Cleobury makes a valedictory tour stop in Washington with Kings College Choir

April 01, 2019
By Joan Reinthaler
Stephen Cleobury. Photo: Nick Rutter

Stephen Cleobury conducted the Choir of Kings College Cambridge Saturday night at Washington National Cathedral. Photo: Nick Rutter

Stephen Cleobury is stepping down after 37 years at the helm of the Choir of Kings College Cambridge. In September Cleobury who has continued an almost 600-year tradition of choral excellence will hand off his responsibilities to Daniel Hyde, formerly a Kings organ scholar.

The choir has a devoted fan base in this country, people who tune into the Festival of Lessons and Carols every Christmas Eve and are treated every year to a new carol or two and the sound of one lone boy leading the processional in the first verse of “Once in Royal David’s City.” 

But nothing really matches hearing them in person.  Cleobury and the choir performed Saturday night at Washington National Cathedral, the middle stop in a three-concert U.S. farewell tour.  The venue was filled to capacity long before the concert started, and for two-and-a-half hours this devoted audience was treated to a journey through four hundred years of the kind of music this choir has made its own.

The English boy-choir sound is probably as well suited to the lingering reverberations of the cathedral’s vast space as anything can be. Led by Cleobury, an understated presence on the podium, the sound of the choir’s fourteen young sopranos floated lightly and effortlessly over the agreeably comfortable harmonic cushion provided by the sixteen lower men’s voices of the “Choral Scholars.” 

Musically, this distribution of forces was best suited to the largely homophonic pieces in the second half of the program, the Victorian anthems of Samuel Sebastian Wesley and Hubert Parry and the English greats of the 20th century, Benjamin Britten, Herbert Howells, Lenox Berkeley and Ralph Vaughan Williams. These composers set off rich sonorities against the fragility of a single soprano voice, allowing the tenors and basses long lyrical melodies in unison and featured dramatic contrasts of fortes and pianissimos.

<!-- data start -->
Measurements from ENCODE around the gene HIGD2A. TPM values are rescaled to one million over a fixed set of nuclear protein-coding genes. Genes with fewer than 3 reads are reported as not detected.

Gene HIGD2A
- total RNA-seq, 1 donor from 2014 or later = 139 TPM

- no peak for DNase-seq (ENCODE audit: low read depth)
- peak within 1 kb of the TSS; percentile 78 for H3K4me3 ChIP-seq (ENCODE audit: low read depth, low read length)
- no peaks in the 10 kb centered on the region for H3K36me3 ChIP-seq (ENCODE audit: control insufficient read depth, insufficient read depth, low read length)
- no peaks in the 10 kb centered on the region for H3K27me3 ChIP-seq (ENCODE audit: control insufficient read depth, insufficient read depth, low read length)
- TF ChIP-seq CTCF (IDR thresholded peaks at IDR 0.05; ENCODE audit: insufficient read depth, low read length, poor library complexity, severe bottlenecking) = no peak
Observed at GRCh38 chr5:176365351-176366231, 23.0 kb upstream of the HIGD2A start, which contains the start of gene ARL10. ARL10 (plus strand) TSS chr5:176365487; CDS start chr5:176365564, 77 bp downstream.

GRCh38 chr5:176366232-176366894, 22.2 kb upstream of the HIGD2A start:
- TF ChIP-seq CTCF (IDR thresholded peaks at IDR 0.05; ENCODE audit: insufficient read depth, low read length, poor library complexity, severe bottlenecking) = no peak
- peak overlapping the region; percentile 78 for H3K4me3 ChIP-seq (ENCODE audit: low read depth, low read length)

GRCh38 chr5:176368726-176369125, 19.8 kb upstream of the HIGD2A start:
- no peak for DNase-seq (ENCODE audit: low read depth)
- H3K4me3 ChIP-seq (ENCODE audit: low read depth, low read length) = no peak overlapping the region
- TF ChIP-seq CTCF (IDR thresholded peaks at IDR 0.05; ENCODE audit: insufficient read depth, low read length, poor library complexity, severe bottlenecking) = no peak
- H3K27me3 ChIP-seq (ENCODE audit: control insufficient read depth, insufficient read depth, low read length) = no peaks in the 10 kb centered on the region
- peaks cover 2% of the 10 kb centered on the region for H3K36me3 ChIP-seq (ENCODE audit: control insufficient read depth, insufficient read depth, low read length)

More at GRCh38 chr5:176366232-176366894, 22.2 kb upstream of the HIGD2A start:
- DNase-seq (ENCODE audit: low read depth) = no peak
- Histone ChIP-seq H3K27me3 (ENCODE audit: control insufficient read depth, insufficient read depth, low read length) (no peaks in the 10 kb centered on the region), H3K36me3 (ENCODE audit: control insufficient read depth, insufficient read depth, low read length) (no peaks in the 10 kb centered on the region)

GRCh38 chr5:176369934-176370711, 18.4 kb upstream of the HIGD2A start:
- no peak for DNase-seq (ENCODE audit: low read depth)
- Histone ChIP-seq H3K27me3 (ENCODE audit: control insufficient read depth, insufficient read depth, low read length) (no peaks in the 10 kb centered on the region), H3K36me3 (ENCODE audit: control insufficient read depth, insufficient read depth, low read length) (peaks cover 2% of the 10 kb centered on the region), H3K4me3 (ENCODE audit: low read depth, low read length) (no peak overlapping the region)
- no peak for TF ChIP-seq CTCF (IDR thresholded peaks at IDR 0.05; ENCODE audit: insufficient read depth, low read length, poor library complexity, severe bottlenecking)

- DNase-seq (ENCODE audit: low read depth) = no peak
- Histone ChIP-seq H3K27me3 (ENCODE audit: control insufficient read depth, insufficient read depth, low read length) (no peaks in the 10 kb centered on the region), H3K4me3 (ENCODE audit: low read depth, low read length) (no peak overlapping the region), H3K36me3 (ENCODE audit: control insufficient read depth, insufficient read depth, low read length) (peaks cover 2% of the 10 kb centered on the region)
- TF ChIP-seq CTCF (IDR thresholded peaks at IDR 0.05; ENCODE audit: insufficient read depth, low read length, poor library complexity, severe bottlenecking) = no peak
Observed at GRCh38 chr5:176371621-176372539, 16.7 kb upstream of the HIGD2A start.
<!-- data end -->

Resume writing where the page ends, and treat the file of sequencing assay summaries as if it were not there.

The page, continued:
Parry’s anthem, My Soul There is a Country, with its dramatic pauses, made the Cathedral’s echoes an asset, as they rang through the temporary silence and the several boy soloists in Britten’s antiphon Praised Be the God of Love projected weightlessly, answered gently but decisively by the men.

The Renaissance and early Baroque motets of the program’s first half presuppose a different kind of vocal balance, one in which the voice parts share melodic responsibilities and weave their lines into intricate textures.  But, given the dominance of fourteen well-focused sopranos over the rest of the ensemble, such was not the case here. 

The motets by Monteverdi, Tallis, Byrd, Lotti and others emerged as quite lovely in their own way but it is unlikely that anyone hearing these pieces without a program would recognize them as examples of polyphonic writing. Instead, as in the music of the second half, what was heard was soprano melodies with harmonic underpinnings.

Organ interludes by Bach and Vierne, nicely  played by Henry Websdale and Donal McCann bridged the program’s transitions from renaissance to Baroque and from Victorian to 20th century.

The National Cathedral Choir performs the Mozart Requiem April 14. cathedral.org


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